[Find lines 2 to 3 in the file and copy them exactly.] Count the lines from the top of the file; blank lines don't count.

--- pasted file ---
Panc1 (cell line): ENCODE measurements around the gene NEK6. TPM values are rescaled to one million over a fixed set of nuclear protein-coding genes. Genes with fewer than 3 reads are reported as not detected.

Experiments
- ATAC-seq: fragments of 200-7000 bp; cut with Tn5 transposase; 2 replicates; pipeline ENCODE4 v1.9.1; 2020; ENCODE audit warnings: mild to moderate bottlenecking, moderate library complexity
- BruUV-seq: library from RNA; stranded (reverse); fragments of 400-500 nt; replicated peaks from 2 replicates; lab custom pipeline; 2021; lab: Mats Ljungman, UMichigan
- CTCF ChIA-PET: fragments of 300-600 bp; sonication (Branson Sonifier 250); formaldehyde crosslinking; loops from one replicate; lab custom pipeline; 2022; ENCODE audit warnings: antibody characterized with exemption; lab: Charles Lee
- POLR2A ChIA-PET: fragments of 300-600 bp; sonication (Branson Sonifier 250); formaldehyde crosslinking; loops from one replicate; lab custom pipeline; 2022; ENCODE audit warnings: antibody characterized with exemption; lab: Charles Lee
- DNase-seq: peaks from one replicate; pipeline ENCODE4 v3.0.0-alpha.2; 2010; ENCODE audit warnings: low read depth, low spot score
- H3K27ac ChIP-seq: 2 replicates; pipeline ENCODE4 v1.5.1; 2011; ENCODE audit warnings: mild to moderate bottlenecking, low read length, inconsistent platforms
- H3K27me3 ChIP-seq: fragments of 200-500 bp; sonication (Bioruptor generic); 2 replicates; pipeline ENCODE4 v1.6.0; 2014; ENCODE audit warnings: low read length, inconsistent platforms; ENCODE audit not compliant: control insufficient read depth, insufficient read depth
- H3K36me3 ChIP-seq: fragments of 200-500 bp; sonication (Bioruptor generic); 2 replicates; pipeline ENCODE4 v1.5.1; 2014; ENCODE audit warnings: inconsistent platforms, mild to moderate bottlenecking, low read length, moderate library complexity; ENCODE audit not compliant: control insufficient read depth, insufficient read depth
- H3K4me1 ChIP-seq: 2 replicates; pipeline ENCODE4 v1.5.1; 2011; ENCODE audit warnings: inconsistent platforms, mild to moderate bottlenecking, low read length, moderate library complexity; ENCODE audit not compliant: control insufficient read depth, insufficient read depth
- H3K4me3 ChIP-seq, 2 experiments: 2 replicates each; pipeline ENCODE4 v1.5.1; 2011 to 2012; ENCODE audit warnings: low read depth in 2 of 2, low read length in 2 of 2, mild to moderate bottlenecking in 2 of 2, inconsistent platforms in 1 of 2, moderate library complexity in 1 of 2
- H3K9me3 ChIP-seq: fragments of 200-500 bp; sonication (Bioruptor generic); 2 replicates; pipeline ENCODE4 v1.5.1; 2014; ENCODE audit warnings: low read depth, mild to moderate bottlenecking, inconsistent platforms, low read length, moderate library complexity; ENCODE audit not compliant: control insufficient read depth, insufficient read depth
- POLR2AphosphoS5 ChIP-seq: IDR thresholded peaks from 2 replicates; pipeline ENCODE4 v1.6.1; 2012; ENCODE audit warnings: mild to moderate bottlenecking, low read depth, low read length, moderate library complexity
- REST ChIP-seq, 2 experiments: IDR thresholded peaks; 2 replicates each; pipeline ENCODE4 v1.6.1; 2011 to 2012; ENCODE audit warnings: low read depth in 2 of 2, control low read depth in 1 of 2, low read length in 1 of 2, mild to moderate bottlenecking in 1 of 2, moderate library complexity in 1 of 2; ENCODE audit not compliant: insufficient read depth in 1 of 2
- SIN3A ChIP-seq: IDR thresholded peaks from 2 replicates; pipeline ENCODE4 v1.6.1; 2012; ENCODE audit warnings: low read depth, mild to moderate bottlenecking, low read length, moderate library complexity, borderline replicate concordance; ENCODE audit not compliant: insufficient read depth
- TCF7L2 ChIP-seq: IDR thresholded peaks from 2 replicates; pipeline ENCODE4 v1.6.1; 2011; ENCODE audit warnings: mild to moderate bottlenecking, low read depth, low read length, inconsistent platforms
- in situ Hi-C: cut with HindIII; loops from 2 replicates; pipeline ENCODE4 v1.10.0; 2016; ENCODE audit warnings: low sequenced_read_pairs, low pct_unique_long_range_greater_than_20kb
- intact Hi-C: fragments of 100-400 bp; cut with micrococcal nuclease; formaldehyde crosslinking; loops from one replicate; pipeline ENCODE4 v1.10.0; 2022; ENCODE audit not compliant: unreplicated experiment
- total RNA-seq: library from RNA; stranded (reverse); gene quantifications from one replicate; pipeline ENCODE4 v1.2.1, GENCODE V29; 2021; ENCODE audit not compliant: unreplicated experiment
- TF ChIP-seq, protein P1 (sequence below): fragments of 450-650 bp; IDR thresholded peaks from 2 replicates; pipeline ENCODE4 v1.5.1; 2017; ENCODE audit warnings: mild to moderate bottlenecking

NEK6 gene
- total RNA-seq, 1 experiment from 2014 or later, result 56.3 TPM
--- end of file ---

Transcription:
Experiments
- ATAC-seq: fragments of 200-7000 bp; cut with Tn5 transposase; 2 replicates; pipeline ENCODE4 v1.9.1; 2020; ENCODE audit warnings: mild to moderate bottlenecking, moderate library complexity